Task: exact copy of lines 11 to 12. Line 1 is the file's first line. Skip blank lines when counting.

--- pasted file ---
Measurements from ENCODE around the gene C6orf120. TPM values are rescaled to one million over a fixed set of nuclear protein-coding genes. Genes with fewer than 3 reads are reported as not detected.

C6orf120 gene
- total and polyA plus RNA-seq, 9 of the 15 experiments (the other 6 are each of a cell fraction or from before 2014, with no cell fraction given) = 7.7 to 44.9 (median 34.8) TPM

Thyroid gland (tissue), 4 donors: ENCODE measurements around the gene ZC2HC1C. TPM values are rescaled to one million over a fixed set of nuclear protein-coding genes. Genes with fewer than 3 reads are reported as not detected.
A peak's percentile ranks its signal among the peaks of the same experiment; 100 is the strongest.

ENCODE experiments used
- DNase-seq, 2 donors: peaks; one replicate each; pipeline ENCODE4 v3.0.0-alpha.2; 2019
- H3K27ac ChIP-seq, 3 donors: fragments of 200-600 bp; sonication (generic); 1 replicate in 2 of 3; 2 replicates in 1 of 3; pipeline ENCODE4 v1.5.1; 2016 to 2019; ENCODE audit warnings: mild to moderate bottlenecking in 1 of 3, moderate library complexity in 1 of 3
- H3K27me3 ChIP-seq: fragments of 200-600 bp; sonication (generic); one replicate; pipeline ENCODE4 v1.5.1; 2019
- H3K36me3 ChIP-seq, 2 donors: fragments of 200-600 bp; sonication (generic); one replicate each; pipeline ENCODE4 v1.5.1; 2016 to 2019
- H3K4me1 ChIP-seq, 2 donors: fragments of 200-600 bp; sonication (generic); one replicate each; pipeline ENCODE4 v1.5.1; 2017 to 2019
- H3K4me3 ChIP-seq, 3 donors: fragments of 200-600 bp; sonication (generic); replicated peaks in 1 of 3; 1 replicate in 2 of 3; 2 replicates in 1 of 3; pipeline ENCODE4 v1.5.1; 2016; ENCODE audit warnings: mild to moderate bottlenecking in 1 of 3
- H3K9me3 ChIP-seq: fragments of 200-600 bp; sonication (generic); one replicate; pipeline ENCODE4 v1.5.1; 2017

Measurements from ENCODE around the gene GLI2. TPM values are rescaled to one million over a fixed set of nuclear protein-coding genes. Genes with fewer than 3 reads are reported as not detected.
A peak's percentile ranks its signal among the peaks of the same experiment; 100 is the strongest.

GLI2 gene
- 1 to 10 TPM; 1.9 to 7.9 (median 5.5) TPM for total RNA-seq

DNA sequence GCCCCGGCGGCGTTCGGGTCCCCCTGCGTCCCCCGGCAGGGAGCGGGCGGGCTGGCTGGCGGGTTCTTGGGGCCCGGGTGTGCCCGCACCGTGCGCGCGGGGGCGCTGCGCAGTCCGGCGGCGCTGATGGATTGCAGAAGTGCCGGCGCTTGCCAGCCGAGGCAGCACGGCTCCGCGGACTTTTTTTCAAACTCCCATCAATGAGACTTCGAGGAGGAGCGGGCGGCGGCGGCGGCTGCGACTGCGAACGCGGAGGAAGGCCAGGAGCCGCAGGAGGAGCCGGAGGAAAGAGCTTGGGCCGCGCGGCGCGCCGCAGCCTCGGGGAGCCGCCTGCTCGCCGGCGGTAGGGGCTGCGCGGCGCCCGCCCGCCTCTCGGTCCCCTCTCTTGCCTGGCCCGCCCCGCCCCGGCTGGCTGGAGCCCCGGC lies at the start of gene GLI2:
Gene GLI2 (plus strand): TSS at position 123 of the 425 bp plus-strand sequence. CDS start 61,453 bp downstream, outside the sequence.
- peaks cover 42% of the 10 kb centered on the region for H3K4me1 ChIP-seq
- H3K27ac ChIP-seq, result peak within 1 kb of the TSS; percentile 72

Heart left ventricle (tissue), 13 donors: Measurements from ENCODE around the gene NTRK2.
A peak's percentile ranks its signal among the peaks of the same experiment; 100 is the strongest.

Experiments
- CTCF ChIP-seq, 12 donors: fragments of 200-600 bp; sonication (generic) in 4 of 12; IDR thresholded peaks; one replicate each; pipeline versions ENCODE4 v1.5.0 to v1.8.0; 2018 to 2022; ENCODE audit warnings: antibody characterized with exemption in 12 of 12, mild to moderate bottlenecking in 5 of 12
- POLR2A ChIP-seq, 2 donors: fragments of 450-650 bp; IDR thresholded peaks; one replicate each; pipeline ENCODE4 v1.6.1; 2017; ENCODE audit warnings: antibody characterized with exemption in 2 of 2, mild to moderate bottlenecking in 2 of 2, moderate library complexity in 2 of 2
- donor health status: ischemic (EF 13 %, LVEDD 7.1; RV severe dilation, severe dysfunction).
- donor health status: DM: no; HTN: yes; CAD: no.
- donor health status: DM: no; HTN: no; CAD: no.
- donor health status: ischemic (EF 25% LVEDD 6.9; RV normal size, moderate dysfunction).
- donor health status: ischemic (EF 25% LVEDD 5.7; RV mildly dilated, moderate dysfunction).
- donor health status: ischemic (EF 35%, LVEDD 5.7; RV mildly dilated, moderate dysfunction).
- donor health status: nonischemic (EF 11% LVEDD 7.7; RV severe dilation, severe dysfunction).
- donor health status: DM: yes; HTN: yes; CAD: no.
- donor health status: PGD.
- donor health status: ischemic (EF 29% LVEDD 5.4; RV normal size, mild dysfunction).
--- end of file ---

- H3K4me1 ChIP-seq, 2 donors: fragments of 200-600 bp; sonication (generic); one replicate each; pipeline ENCODE4 v1.5.1; 2017 to 2019
- H3K4me3 ChIP-seq, 3 donors: fragments of 200-600 bp; sonication (generic); replicated peaks in 1 of 3; 1 replicate in 2 of 3; 2 replicates in 1 of 3; pipeline ENCODE4 v1.5.1; 2016; ENCODE audit warnings: mild to moderate bottlenecking in 1 of 3